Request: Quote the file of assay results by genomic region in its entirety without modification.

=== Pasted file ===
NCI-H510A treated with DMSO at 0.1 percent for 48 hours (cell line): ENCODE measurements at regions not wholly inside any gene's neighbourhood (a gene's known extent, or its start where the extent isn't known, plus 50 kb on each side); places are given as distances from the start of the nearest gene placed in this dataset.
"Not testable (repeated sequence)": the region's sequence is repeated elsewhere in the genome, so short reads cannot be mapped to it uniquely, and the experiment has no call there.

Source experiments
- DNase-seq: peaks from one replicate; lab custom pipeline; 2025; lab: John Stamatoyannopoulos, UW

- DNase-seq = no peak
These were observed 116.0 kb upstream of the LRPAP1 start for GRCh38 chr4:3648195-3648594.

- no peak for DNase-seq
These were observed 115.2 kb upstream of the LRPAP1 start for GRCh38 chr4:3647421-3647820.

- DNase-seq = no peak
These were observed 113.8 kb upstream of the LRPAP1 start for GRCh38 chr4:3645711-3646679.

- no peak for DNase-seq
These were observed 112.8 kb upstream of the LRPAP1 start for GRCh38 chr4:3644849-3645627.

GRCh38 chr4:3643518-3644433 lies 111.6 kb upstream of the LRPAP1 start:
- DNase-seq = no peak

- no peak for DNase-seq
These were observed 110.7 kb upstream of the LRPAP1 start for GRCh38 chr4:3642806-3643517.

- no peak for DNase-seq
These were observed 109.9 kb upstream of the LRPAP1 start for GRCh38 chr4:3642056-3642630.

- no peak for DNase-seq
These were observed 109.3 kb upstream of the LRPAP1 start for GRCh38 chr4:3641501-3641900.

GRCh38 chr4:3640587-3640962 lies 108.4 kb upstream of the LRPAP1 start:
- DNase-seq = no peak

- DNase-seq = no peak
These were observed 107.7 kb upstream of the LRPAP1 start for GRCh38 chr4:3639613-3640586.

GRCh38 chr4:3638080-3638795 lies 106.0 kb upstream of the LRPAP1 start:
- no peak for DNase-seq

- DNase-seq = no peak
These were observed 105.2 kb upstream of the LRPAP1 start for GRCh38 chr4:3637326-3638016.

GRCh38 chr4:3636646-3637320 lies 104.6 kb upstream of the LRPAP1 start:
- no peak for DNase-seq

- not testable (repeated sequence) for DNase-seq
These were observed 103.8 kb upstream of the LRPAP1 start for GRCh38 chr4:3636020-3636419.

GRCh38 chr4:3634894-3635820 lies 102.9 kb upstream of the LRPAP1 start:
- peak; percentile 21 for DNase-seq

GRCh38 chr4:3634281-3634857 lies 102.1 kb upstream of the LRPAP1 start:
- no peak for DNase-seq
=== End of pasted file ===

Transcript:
NCI-H510A treated with DMSO at 0.1 percent for 48 hours (cell line): ENCODE measurements at regions not wholly inside any gene's neighbourhood (a gene's known extent, or its start where the extent isn't known, plus 50 kb on each side); places are given as distances from the start of the nearest gene placed in this dataset.
"Not testable (repeated sequence)": the region's sequence is repeated elsewhere in the genome, so short reads cannot be mapped to it uniquely, and the experiment has no call there.

Source experiments
- DNase-seq: peaks from one replicate; lab custom pipeline; 2025; lab: John Stamatoyannopoulos, UW

- DNase-seq = no peak
These were observed 116.0 kb upstream of the LRPAP1 start for GRCh38 chr4:3648195-3648594.

- no peak for DNase-seq
These were observed 115.2 kb upstream of the LRPAP1 start for GRCh38 chr4:3647421-3647820.

- DNase-seq = no peak
These were observed 113.8 kb upstream of the LRPAP1 start for GRCh38 chr4:3645711-3646679.

- no peak for DNase-seq
These were observed 112.8 kb upstream of the LRPAP1 start for GRCh38 chr4:3644849-3645627.

GRCh38 chr4:3643518-3644433 lies 111.6 kb upstream of the LRPAP1 start:
- DNase-seq = no peak

- no peak for DNase-seq
These were observed 110.7 kb upstream of the LRPAP1 start for GRCh38 chr4:3642806-3643517.

- no peak for DNase-seq
These were observed 109.9 kb upstream of the LRPAP1 start for GRCh38 chr4:3642056-3642630.

- no peak for DNase-seq
These were observed 109.3 kb upstream of the LRPAP1 start for GRCh38 chr4:3641501-3641900.

GRCh38 chr4:3640587-3640962 lies 108.4 kb upstream of the LRPAP1 start:
- DNase-seq = no peak

- DNase-seq = no peak
These were observed 107.7 kb upstream of the LRPAP1 start for GRCh38 chr4:3639613-3640586.

GRCh38 chr4:3638080-3638795 lies 106.0 kb upstream of the LRPAP1 start:
- no peak for DNase-seq

- DNase-seq = no peak
These were observed 105.2 kb upstream of the LRPAP1 start for GRCh38 chr4:3637326-3638016.

GRCh38 chr4:3636646-3637320 lies 104.6 kb upstream of the LRPAP1 start:
- no peak for DNase-seq

- not testable (repeated sequence) for DNase-seq
These were observed 103.8 kb upstream of the LRPAP1 start for GRCh38 chr4:3636020-3636419.

GRCh38 chr4:3634894-3635820 lies 102.9 kb upstream of the LRPAP1 start:
- peak; percentile 21 for DNase-seq

GRCh38 chr4:3634281-3634857 lies 102.1 kb upstream of the LRPAP1 start:
- no peak for DNase-seq